(2760m). This morning we take a spectacular flight to Jomsom up the deep Kali Gandaki river valley. There are great views of the Dhaulagiri and Annapurna massifs either side of the aircraft. It is from here that the trek begins. Jomsom is the administrative district headquarters of Mustang and has a police check-post, radio communication with Kathmandu, an army camp and the STOL airstrip that we touch-down on. One can immediately notice the change in scenery from Pokhara - it is trans-Himalayan - arid and rocky. The barrenness is relieved by splashes of green cultivation. After crossing the wooden bridge to the east bank of the river Kali Gandaki through the town, the trail continues to the north end of the town and follows the gravel river bed before ascending gently and descending to a couple of houses (Eklaibhatti). The trail may follow the river bed or higher on the east bank depending on the season and flow of the river. Continuing along the east bank we bypass the villages of Phalyak, Dakarjong and Panga, and finally reach Kagbeni. The village is located at the confluence of the Kali Gandaki and the Jhong Khola (river) coming down from Muktinath. The village is a community of mud and stone houses enclosed by walls. Flat roofs hold stacks of firewood. The red coloured gompa situated on a raised stretch of land dominates the village. The monastery belongs to the Sakya sect and can be identified as such by the uniformly spaced grey stripes on its outside walls. Kagbeni was once ruled by a gyalpo (king) form his castle which is now in ruins. The dynasty has died out but during its time it was powerful much like the barons of the Rhineland. There are good close-up views south to Nilgiri and Tilicho from here.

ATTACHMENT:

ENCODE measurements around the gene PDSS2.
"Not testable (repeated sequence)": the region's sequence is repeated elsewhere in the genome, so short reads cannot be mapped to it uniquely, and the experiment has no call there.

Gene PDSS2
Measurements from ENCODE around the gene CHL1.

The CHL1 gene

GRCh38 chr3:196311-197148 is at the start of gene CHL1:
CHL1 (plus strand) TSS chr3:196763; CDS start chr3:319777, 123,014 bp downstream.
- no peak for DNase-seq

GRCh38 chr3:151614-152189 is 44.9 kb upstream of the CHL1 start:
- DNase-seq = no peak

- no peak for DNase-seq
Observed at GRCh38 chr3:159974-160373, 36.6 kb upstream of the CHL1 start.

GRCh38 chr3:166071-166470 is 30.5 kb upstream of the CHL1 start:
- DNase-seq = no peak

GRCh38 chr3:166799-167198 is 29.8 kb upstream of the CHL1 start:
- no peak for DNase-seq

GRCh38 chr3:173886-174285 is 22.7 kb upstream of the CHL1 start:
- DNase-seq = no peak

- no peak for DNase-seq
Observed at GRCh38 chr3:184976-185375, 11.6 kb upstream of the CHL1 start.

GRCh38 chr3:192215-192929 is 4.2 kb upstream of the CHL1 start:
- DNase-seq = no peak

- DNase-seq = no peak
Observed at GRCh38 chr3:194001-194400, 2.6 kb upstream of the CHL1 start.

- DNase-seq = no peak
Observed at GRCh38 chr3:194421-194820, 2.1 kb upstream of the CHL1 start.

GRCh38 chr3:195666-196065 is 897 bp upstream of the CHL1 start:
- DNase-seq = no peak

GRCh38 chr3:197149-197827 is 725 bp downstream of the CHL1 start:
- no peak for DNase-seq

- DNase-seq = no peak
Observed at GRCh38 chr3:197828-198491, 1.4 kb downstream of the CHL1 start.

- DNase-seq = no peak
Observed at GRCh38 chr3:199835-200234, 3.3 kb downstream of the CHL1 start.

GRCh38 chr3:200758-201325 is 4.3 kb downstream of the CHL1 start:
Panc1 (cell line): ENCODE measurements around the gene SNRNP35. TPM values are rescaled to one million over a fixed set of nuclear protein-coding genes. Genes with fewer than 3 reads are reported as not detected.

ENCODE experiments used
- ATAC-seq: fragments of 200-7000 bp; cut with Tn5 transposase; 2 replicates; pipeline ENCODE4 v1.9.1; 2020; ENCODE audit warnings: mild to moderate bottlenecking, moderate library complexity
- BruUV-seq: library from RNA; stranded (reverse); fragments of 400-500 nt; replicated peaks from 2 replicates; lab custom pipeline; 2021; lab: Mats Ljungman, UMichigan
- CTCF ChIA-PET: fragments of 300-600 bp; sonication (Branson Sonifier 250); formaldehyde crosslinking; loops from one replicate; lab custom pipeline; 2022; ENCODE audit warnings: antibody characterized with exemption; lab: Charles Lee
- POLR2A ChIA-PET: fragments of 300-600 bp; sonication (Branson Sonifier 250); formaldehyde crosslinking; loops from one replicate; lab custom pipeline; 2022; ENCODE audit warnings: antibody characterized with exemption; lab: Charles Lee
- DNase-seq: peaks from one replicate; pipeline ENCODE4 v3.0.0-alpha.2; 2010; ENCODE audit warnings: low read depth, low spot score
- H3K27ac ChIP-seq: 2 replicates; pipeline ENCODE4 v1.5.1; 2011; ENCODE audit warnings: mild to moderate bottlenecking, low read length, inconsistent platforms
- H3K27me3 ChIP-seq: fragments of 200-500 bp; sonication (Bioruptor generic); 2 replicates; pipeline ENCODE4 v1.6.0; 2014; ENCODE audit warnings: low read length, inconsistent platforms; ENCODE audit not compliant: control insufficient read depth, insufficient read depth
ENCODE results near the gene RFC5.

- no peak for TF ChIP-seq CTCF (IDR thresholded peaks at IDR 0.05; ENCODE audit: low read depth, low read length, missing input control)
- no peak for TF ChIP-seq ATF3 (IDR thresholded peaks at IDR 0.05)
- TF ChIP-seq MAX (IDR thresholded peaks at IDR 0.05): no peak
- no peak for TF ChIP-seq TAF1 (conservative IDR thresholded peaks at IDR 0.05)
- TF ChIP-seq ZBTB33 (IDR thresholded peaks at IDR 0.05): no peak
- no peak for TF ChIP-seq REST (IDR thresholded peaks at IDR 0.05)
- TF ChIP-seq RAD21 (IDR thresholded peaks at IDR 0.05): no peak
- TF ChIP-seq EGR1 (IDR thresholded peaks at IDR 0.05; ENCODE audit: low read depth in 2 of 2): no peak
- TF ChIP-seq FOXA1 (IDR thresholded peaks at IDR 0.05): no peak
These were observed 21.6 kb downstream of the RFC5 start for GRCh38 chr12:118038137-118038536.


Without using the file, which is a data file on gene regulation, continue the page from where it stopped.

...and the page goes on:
The trail passes through the village to the mani walls at the north end. Here we pass the police check-post, descend briefly and then begin a steep climb up to join the broad, loose trail that contours along the east bank of the river. A little later on and we bypass Tiri where the route from Charkabhot (Dolpo) joins the village. Further up the Gyalungbo river drains into the Kali Gandaki and before lunch the village of Tangbe is sighted. A descent then a climb leads to Tangbe where a lunch stop is made. The trail continues through the village and further up to a group of settlements known as Chusang. Ruins of castles litter the hill-tops behind the village, and prehistoric cave dwellings can be seen on the west side of the river. The Narsinga Khola joins the Kali Gandaki here; the stream is crossed and the trail follows a stretch of the river bank, skirting the edge where the river has eroded the banks. A steel iron bridge spans the Kali Gandaki just as it emerges from a natural tunnel. Amongst the cliff walls a great many caves can be seen. A steep climb out of the valley leads to the village of Tsaili.